(Bloomberg) – OPEC+ ministers are meeting on Sunday to hammer out an oil production deal after a last-minute fight with African members threatened to derail the rally.
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A day of side meetings and shuttles between Vienna hotels on Saturday sought to iron out the unexpected row. The UAE was pushing for a change in how its production cuts are measured, delegates said. But the UAE’s gain would come at the expense of African countries being asked to give up some of their unused quota – a politically unpalatable option for them.
African ministers met with Saudi Energy Minister Abdulaziz bin Salman on Saturday and pressure was mounting on them to back down. African ministers were due to meet again on Sunday morning before the main event, a delegate said.
Just two months after the group unveiled a surprise cut, a further cut is being discussed, although it’s not a done deal, delegates said. Weak economic data from China and recession fears are weighing on oil prices, which fell 11% in May.
In the background, the war in Ukraine and its impact on the oil markets. Sanctions have redrawn the oil map and OPEC ally Russia is now sending more oil to Asia, competing with Saudi Arabia in its traditional market. Moreover, there is no indication that Russia is making the production cuts it has promised.
A reduction in production is an option discussed by the group, according to the delegates.
According to RBC’s Helima Croft, the revised reference levels for African countries are “the main unresolved issue”.
Bloomberg, Reuters and The Wall Street Journal were barred from attending headquarters for the meeting. Journalists continue to interview delegates on the sidelines.
(The timestamps correspond to the local time of Vienna)
Night negotiations (9:48 a.m.)
Talks dragged into the early hours of Sunday in Vienna as delegates tried to find a way forward. Member delegations were still on the move this morning for last-minute negotiations. The first official meeting doesn’t start until 11 a.m. local time.
African Quota Line (7:45)
African members of the OPEC+ group are being pressured to give up unused parts of their production targets in order to redistribute them to the United Arab Emirates, which has long demanded a higher baseline for its own production. Increased production capacity in Abu Dhabi, the largest of the emirates, was not reflected in the initial starting points for agreed production cuts in 2020. This has long been a problem for the Saudi ally, who repeatedly pushed for a higher share of the group. overall exit target.
Four of West Africa’s five OPEC members are unable to meet their production targets, with their combined output in May more than 800,000 barrels per day below the volume they are allowed to pump . Angola and Nigeria, in particular, have struggled to meet their production targets almost since their introduction three years ago.
But even if they cannot fully utilize their production quotas, African nations may not want to give them up. Several of them are looking for new investments to boost production in the coming years and none will want to give up the right to use this new capacity when, or if, it comes online. The Saudis will have to find a way to encourage OPEC West African countries to play ball.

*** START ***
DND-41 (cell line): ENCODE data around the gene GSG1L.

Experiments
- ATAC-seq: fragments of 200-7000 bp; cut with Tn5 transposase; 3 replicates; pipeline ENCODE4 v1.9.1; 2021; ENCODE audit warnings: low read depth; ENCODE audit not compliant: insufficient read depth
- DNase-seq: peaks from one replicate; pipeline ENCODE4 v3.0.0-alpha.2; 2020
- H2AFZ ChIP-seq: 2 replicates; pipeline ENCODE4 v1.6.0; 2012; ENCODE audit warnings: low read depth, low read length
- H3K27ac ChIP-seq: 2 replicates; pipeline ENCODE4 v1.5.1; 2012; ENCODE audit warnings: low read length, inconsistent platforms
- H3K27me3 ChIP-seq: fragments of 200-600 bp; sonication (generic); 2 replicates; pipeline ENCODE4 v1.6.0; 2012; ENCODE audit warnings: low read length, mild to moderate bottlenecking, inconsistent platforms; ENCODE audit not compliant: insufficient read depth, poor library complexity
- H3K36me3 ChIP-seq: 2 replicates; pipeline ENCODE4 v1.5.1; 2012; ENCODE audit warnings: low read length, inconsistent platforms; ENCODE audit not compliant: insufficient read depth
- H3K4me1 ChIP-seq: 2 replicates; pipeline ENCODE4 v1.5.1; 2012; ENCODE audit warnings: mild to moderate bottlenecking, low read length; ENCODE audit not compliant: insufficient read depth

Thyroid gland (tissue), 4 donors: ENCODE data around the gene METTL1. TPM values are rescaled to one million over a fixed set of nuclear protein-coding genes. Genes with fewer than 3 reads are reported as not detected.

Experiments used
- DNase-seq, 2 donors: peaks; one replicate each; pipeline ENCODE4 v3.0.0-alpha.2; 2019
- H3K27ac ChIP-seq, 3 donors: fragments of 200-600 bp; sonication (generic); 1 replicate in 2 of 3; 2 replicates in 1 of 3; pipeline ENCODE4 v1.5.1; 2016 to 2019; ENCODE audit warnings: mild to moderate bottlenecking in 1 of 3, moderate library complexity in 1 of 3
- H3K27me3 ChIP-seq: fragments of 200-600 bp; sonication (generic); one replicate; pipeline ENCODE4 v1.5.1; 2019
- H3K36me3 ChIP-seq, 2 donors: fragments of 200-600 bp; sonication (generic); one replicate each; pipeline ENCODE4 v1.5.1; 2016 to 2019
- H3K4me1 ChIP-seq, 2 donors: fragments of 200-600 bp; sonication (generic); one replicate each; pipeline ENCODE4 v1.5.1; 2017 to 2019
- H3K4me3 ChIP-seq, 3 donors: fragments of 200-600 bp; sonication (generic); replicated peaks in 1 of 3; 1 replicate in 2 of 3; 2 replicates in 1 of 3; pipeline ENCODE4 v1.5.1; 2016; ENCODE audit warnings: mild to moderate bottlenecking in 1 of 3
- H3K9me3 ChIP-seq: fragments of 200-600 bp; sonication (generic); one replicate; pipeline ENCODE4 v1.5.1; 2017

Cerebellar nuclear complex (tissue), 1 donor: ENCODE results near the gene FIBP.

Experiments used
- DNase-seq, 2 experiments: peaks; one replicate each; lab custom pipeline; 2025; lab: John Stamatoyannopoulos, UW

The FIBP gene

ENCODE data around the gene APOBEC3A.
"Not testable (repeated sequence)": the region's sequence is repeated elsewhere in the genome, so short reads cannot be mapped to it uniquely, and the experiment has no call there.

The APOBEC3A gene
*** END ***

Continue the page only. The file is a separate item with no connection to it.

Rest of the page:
Oil Market Oscillation (7:00 a.m.)
To cut or not to cut, that is the question facing the OPEC+ ministers gathered in Vienna today. A week ago, a renewal of existing production targets seemed the most likely outcome. But things have changed in the past seven days. Markets faltered, with U.S. crude plunging below $70 a barrel before recovering at the weekend. Concerns over the strength of China’s oil demand recovery are weighing on market sentiment, while production from several members of the producer group is above expectations. That, combined with the Saudi oil minister’s warning that short sellers of oil should “be careful”, raised the prospect of a production cut.
In the background of this meeting is a question about Russian production.
There is no sign of Russia’s promised 500,000 barrels per day production cut in the country’s exports – and that’s what matters to the world market. Three months later, crude shipments in the four weeks to May 28 were more than 1.4 million barrels per day higher than they were at the end of last year and 270,000 barrels higher. per day in February, the reference month for the promised reduction.
Overseas shipments of refined products were down, but less than they normally do at this time of year. And refining cycles, which typically drop for seasonal maintenance, rebounded in late May.
Smiles all around (Saturday)
OPEC’s two main Persian Gulf exporters, Saudi Arabia and the United Arab Emirates, emerged from Saturday’s meeting with a brilliant show of unity – their respective ministers holding hands and adorned with smiles as They came out of the secretariat building under the Viennese sun. Yet each has its own priorities and for Abu Dhabi, that means having its increased production capacity officially recognized by the OPEC quota system with a higher production base. Whether or not they get that acceptance can determine the fate of today’s negotiations.
–With help from Fiona MacDonald and Nayla Razzouk.
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